1.0 Type II CE Credits
About the presentation:
With 10% of the dog population of the US currently housed in animal shelters, finding interventions to increase adoption rates has the potential to improve the quality of life for a large number of animals. As a first step in addressing the goal of systematically developing behavioral interventions to improve adoption rates, we assessed which morphological and behavioral characteristics predict adoption in shelter dogs. Using a large-scale observational design in dogs housed at a county shelter, we found that dogs that leaned or rubbed their body on the kennel, engaged in excessive locomotion, or faced away from the front of the kennel took a prolonged time to be adopted. Furthermore, we found that lying down next to and not ignoring play invitations from the potential adopter increased likelihood of adoption. These results were the first of their kind in providing data that suggested which behaviors to target when designing interventions. We then developed cost-effective interventions that improved the behavior of dogs both in and out of the kennel. We demonstrated that a simple Pavlovian pairing procedure is equivalent in efficacy to a more difficult-to-administer operant procedure in decreasing undesirable in-kennel behavior of shelter dogs. We also experimentally demonstrated an increase in adoptions when targeting relevant out-of-kennel behavior. Our results have provided shelters with empirically validated and efficient training procedures to reduce undesirable behaviors of shelter dogs and improve adoption rates.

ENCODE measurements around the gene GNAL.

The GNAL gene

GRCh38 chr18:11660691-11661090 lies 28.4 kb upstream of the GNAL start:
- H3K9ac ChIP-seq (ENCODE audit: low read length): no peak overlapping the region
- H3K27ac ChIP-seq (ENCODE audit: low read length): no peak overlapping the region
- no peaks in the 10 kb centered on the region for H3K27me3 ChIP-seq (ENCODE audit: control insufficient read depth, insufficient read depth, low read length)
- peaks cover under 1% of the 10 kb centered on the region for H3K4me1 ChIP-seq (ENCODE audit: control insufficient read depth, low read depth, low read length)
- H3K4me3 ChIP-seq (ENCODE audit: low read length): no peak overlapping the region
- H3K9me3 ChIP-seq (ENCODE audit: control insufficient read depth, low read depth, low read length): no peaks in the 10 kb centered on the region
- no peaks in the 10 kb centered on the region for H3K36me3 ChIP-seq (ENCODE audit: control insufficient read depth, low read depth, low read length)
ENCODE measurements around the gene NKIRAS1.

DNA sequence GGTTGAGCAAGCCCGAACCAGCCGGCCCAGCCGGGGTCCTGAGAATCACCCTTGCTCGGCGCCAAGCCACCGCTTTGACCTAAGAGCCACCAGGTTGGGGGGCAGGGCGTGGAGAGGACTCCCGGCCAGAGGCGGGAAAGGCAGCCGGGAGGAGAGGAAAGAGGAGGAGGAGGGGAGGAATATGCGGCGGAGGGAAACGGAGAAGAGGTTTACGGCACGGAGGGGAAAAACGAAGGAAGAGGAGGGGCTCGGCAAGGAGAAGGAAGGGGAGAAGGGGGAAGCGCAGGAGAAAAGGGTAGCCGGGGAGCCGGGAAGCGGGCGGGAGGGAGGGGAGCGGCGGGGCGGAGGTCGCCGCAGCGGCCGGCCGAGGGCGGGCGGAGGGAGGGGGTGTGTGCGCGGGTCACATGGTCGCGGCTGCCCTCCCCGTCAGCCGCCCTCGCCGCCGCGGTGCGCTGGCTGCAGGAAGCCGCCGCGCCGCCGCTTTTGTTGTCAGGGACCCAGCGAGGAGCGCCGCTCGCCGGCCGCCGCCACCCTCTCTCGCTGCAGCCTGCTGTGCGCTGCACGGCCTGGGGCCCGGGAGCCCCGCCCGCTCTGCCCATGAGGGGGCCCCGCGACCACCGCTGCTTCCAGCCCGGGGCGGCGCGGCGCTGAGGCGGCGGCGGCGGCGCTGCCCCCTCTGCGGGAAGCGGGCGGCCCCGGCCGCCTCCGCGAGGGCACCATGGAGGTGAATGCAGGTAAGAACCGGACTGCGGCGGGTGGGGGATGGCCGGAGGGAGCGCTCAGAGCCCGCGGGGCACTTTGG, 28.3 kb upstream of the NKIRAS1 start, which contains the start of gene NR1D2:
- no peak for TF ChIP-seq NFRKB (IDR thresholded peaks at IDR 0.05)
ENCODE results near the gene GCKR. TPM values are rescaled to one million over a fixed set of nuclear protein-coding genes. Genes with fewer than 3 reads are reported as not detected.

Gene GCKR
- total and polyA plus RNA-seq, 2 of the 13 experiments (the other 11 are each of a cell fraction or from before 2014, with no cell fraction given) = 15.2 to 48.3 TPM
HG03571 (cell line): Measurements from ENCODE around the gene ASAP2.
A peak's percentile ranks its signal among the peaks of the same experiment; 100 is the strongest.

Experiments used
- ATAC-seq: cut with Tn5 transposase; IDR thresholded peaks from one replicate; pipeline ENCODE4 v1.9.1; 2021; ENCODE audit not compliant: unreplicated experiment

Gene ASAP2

Upon completion of this presentation, participants will be able to:
- Understand the affects of morphology on the likelihood of adoption
- Identify if behaviors targeted by the DRO procedures predicted human visitor behavior at the in-kennel level of selection
- Identify target behaviors chosen based on their affect on the likelihood of adoption when observed at the out-of-kennel selection level
About the presenter:
Dr. Alexandra (Sasha) Protopopova, MS, PhD, CPDT-KA is an assistant professor in the Department of Animal and Food Sciences at Texas Tech University. The Human-Animal Interaction Lab, directed by Dr. Protopopova, systematically explores questions of companion animal well-being, behavior, and human-animal interactions. Her research aims are 1) to improve the well-being of dogs housed in animal shelters, 2) assess and develop therapy dog programs to benefit human health and educational outcomes, and 3) improve our general understanding of animal behavior. Dr. Protopopova earned an MS and a PhD in Behavior Analysis from University of Florida and is a Certified Professional Dog Trainer.